Buck & Mathius asked for examples of “free” societies. The only responses were excuses as to why none exist. Hmmm…

    SK Trynosky Sr. laid it out pretty good today. It’s called “Society”. You give up some things to get others. And even in a perfectly free society, you would have to do that.

    I obey the “laws” at my job everyday, because it provides for me. I’d prefer to not give up 40% of my life, but my job makes the other 60% much better (and I like my job but you get the point).

    The US isn’t perfect, but it’s one of the few places in the world where you can work to improve it.

    A lot of people around the world would consider your complains quite petty.

    • Hi Todd!

      I couldn’t post anything this morning. I suddenly (before my first cup of coffee no less) had a vision of a overweight, very hairy, toothless Polish hooker, which was rather frightening 😆

      Th funny part of your post, is that we are working to improve it. That’s why most of us post here, because we see the corruption, the fraud, the theft and all the rest of the BS that is going on within govt.

      IMHO, most of us have great love for this country and the people in it, but we also see the road that it is traveling, and don’t like it much.

      If I told you that I can prove that the entity known as the Federal Government is knowing committing murder, and then prove it to you without doubt, would you then better understand the positions being presented?

      Hope your day is a good one!

      G!

    • Todd-

      If I could borrow BF’s favorite analogy, then just because our water is only 10% sewage while much of the rest of the world is drinking water with 90% sewage, does not mean that we do not prefer clean water even as we appreciate that things could certainly be worse.

      The personal choices and tradeoffs you mention are made every day at an individual level, and the problem I have is when others feel they have to not only make those choices for me, but force me to abide by them against my will.

    • Todd, you owe me $10 for income tax for your Polish hooker money.

    • Todd,

      only responses were excuses as to why not

      Your complaint is accurate.

      But it is not an excuse – it is an explanation.

      I’ve outlined this many times before.

      The Law of Mutuality creates two, opposite, consequences – both fundamental to the Laws of Nature.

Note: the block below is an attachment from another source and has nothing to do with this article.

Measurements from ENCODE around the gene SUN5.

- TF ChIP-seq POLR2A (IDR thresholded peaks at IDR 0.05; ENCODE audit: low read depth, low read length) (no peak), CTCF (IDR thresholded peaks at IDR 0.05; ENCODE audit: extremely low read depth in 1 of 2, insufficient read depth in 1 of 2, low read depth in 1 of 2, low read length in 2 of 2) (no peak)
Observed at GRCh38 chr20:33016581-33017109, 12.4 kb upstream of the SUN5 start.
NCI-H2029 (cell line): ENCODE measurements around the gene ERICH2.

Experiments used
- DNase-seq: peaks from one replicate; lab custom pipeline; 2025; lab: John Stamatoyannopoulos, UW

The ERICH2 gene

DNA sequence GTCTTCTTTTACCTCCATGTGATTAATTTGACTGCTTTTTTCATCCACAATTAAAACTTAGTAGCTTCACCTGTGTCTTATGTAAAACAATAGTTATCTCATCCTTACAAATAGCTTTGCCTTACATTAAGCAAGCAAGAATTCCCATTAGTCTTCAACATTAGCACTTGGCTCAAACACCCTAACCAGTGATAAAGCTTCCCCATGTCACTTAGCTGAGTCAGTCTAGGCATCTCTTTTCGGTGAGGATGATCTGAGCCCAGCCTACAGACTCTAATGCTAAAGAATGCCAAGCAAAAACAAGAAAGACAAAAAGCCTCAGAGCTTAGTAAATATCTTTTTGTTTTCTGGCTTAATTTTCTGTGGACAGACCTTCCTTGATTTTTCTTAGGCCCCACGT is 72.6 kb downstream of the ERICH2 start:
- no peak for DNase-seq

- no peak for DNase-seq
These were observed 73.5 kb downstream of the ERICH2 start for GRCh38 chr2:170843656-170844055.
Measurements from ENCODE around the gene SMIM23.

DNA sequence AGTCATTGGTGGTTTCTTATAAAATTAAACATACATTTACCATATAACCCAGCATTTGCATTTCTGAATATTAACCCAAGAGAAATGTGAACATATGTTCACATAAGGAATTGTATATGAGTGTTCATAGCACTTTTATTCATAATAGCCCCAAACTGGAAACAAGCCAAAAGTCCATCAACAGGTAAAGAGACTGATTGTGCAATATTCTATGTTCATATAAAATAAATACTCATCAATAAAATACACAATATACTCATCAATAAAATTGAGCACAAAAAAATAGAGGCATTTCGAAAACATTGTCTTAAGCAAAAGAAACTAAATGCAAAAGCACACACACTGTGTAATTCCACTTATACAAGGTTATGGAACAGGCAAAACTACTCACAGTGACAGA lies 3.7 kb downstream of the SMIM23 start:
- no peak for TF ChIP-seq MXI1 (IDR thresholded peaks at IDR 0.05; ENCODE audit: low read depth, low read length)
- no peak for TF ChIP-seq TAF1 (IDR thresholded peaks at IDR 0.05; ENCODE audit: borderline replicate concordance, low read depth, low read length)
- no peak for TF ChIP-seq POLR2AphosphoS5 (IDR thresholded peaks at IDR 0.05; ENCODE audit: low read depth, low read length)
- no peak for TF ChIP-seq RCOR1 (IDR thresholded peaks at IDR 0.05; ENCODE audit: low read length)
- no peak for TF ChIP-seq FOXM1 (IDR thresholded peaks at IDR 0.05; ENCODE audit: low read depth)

(1) Freedom
      or
      (2) Government

      (1) Obtain the goods necessary for human life by earning

      (2) Obtain the goods necessary for human life by stealing (use of force)

      (1) The “Economic” way.
      (2) The “Political” way.

      Todd, you have to clear some bubbles out of your thinking.

      The debate today is what does exist – obviously the political way dominates – but why.

      We – including you – entered this debate by offering moral premise – you on the side that wished to demonstrate that using violence on non-violent men would create a society of “good”. I, obviously, argued that such violence destroys society.

      We are placing our arguments by reason of morals – and I have amply demonstrated that your arguments always fail because they are not consistent. You agree that violence on non-violent men is wrong – and then turn right around and claim that it isn’t.

      But the dominance of government is not based on argument – if it was, it would have been dispelled 2,000 years ago.

      The dominance of government is based on Law of Mutuality second consequence – that “Might is the Right”.

      Violence is very profitable. It is high risk, but the risk/return ratio is very positive.

      If the risk of violence is mitigated, the ratio gets even higher.

      Centralized violence – the violence of a disciplined mob – is incredibly profitable – see Vikings.

      The legitimized and centralized violence mitigates the risk to the ultimate extreme.

      If I can convince you that I have a right to steal from you and attack you on my whim, and your resistance to my theft and violence is declared the ‘wrong’ – my risk of using such violence is nearly and completely mitigated – see Government.

      As long as the People suffer moral anesthesia, the theft and violence will expand unabated – as it has.

      So, Todd, the explanation is simple. Mass, centralized and legitimized violence provides the highest possible profit at the lowest possible risk to the actor. Hence, it dominates as resistance to this evil is declared to be a ‘wrong’ and punished.

      When the ability of self-defense of an individual increases, there is an exponential increase in human freedom.

      There are real reasons all governments do or attempt control and prohibition of self-defense of the individuals via weapons-control legislation.

      (Recall Marital Arts derived from the prohibition of peasants to have weapons by writ of their government)

      The present time is offering two, concurrent, situations.

      The myth of government is unfolding by its wars and economic disaster.

      Technology is empowering the individual like never before in history.